These machines consisted of additional features that included fingerprint use as a mean of authentication with a view that rural people were more comfortable with fingerprints than plastic cards. 98 The wide geographical coverage to access Banking related products and services with the help of mobile phone technology and the use of internet for banking transactions has gained superior usage. These modes of transactions required a safe and secure environment and provide a variety of options available for customers with different requirements. The numbers of mobile phone subscribers in India were about 261 million (March 2008). Towards this end, Reserve Bank of India issued guidelines for mobile banking transactions.
Initially Banks offered the facility to their customers subject to a daily cap of Rs. 5,000 per customer for fund transfer and Rs. 10,000 per customer for transactions involving purchase of goods or services 21. Usage of internet banking in India is mainly dominated, by Private and Foreign Banks. Still, the number of individuals utilizing internet services has increased considerably. In 2006, about 12 percent of the 38. 5 million internet users in India used online banking and the figure for online banking increased to 16 million in 2007-08 22 . The average cost of servicing a customer through internet banking is the tenth of the services extended through a branch.
Thus, there is a direct contribution to the profitability for a Bank and therefore, internet banking became a potential low cost alternative 23 . From customer? s viewpoint, internet banking is highly convenient as it help to avoid branch queues and makes customer free from depending on the inconsistent quality of services at the branch, which varied from person to person at the service desk. Internet Banking allowed customers to operate their accounts at their convenient hours instead of being dependent on the Banks working hours. Moreover, internet banking permitted customers to transact on a 24×7 basis from any part of the world. 99 Therefore, internet banking delivery channel has the potential to contribute directly towards the nation? prosperity as it allowed more people to join the Banking stream without adding cost and it is tremendously convenient to customers. Reserve Bank of India started measures to create multi-lingual links on its website for thirteen Indian languages on all matters concerning Banking in June 2007 24. In the recent years, the use of electronic payments has witnessed manifold increase reflecting increased adoption of technology. The electronic payment systems comprised of the large value payment systems like Real Time Gross Settlements (RTGS), National Electronic Funds Transfer (NEFT) and card based payment systems. The growth of volume of transactions directed through electronic payment has decelerated from 41. 4 percent in 2007-08 to 24. 8 percent in 2008-0925.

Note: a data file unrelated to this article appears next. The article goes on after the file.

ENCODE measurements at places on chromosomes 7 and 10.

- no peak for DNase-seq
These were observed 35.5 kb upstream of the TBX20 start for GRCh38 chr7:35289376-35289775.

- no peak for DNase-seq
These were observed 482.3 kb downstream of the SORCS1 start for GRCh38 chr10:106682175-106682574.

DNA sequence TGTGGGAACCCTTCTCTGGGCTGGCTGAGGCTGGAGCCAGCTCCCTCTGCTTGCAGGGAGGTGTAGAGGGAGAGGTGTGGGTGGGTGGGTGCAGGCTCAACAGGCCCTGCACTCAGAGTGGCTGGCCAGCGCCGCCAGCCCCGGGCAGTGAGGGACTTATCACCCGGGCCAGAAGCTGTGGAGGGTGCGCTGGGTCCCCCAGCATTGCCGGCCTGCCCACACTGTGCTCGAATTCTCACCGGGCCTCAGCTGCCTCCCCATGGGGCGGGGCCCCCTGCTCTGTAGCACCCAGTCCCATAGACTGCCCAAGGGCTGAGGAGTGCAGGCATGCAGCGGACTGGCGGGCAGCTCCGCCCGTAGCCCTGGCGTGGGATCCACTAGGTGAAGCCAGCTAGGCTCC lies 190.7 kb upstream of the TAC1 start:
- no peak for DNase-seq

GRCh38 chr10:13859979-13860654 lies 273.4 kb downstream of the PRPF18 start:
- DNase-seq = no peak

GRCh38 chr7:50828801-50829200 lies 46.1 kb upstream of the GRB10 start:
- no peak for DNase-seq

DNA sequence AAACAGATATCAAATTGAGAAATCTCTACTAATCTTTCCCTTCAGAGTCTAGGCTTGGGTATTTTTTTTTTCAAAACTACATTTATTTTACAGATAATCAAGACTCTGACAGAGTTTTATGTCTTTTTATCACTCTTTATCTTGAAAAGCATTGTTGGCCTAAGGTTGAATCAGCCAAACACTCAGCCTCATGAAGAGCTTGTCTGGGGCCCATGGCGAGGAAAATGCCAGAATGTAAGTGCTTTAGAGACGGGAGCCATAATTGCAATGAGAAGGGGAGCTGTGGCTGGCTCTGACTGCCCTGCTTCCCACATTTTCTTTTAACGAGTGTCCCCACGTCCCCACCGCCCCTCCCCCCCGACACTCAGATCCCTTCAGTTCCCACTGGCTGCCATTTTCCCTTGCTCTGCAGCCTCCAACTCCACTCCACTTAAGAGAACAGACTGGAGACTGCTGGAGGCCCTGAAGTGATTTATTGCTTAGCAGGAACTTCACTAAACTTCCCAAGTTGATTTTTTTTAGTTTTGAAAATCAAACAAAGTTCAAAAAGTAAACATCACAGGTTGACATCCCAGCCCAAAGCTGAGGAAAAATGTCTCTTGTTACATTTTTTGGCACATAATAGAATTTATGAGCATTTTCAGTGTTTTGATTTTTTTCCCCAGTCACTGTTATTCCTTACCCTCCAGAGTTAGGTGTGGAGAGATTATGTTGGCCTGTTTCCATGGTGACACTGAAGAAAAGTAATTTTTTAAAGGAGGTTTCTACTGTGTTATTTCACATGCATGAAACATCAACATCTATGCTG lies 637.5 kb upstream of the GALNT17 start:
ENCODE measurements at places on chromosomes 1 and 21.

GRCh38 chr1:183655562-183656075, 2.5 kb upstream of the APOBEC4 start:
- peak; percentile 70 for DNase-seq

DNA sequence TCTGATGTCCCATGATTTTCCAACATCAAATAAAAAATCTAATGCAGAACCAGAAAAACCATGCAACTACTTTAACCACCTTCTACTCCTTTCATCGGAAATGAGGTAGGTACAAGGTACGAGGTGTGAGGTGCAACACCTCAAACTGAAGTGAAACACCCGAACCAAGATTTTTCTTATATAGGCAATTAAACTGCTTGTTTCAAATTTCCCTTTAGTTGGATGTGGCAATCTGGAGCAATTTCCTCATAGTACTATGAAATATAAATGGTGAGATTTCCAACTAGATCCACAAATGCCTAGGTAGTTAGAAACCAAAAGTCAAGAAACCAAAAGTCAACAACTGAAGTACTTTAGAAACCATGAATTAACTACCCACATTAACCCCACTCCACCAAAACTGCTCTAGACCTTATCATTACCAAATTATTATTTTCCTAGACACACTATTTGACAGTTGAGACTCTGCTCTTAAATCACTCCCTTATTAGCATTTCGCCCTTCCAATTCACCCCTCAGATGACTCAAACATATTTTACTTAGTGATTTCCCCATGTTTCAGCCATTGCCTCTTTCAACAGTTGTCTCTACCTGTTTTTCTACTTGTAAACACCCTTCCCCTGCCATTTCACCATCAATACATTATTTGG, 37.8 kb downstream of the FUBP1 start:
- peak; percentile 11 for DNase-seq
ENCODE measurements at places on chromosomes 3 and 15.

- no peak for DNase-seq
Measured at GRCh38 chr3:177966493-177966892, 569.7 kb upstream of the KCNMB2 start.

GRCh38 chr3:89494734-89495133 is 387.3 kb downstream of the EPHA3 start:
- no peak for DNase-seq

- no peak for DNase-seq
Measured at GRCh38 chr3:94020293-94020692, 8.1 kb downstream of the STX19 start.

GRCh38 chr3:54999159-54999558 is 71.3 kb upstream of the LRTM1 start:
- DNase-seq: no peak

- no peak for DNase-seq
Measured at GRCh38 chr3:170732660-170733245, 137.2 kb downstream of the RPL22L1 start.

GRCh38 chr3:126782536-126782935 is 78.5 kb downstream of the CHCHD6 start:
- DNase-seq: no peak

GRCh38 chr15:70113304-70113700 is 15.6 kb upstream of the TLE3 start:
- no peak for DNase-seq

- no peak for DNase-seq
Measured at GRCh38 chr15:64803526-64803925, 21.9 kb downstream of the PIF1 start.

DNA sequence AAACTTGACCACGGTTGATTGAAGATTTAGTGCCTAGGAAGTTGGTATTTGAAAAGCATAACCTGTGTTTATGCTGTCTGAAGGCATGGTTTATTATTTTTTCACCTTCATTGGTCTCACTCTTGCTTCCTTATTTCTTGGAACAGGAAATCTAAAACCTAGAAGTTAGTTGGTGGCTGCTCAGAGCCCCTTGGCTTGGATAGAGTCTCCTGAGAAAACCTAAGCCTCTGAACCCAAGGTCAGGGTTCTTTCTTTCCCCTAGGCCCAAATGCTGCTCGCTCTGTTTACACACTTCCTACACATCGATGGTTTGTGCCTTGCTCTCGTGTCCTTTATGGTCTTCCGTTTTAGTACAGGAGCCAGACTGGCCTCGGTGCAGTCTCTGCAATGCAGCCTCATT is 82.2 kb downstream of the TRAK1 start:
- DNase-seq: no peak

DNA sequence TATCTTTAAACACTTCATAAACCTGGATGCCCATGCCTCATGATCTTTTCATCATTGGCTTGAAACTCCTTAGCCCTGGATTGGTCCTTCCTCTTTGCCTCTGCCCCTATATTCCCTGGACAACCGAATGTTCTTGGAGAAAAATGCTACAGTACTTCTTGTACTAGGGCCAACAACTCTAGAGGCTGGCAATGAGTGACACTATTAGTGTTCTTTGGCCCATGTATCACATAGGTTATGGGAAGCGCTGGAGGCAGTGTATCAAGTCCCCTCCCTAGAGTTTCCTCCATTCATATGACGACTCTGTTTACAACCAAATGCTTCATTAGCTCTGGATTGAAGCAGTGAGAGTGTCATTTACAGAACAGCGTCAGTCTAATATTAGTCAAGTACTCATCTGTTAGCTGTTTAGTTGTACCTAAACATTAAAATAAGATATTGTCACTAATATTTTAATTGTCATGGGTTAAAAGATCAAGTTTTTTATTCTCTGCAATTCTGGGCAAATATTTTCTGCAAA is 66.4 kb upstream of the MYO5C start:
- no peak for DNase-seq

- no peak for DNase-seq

The numbers and usage of Automated Teller Machines had gone up substantially during the last few years. Automated Teller Machines were primarily used for cash withdrawal and balance enquiry. In 2008-09, the total number of Automated Teller Machines installed by the Banks grew by 25. 4 percent. Automated Teller Machines of State Bank of India group registered a sharp growth of 34. 5 percent. While the Automated Teller Machines installed by new Private Sector Banks and Foreign Banks was 3 times of their respective branches 26, 27 . In March 2008, the population per automated teller machines in India was more than 29,500 as against the range of 1,000-9,500 in some of the other emerging market economies 28, 29 . In June 2009,
Reserve Bank of India permitted Scheduled Commercial Banks to install off-site Automated Teller Machines at places identified by them, without any need to take permission from the Reserve Bank of India. Cash withdrawal from Automated Teller Machines of the Bank? s was made free of charges, April 2009 onwards. This made Automated Teller Machines more popular among customers. 100 Banks had deployed Information Technology solutions to facilitate automation in transaction management, reporting and risk management. Most of the Banks across the segments had already implemented Core Banking Systems. In the 2007, 85. 6 percent and in the 2008, 93. 7 percent Public Sector Banks were fully computerised 30, 31 . Other rograms such as internet based transactions, self-service kiosks, mobile banking were either underway or planned in near future by Public Sector Banks. Foreign Sector Banks and old and new Private Sector Banks in India, had progressed well in the areas of technology up-gradation in operations. Technology up-gradation helped to introduce new products and services to enable Banks to improve the quality of service and value added services. Overall, Indian Banks score well with respect to technological adaption and the three key characteristic contributing towards the effective use of information technology in Banking Industry were: ? Factor Cost Advantage- information technology related labour costs in India remained cheaper as compared to other countries; ?
Distribution Strategy- Indian Banks adopted a unique business model, acquiring customers rapidly with minimal technological investments; and ? Information Technology Governance- Indian Banks emphasized on information technology governance with the strong in-house Information Technology Division and a Chief Information Officer (CIO) directly reporting to the Chief Executive Officer (CEO) in most cases. 101 It is information that made the Banking Industry stable. The pressure of competition and the need to improve productivity has generated a need for better information. In order to manage Banking operations to meet the needs of managers operating at tactical and strategic level and to improve their quality of decisions and policymaking processes within the Banks.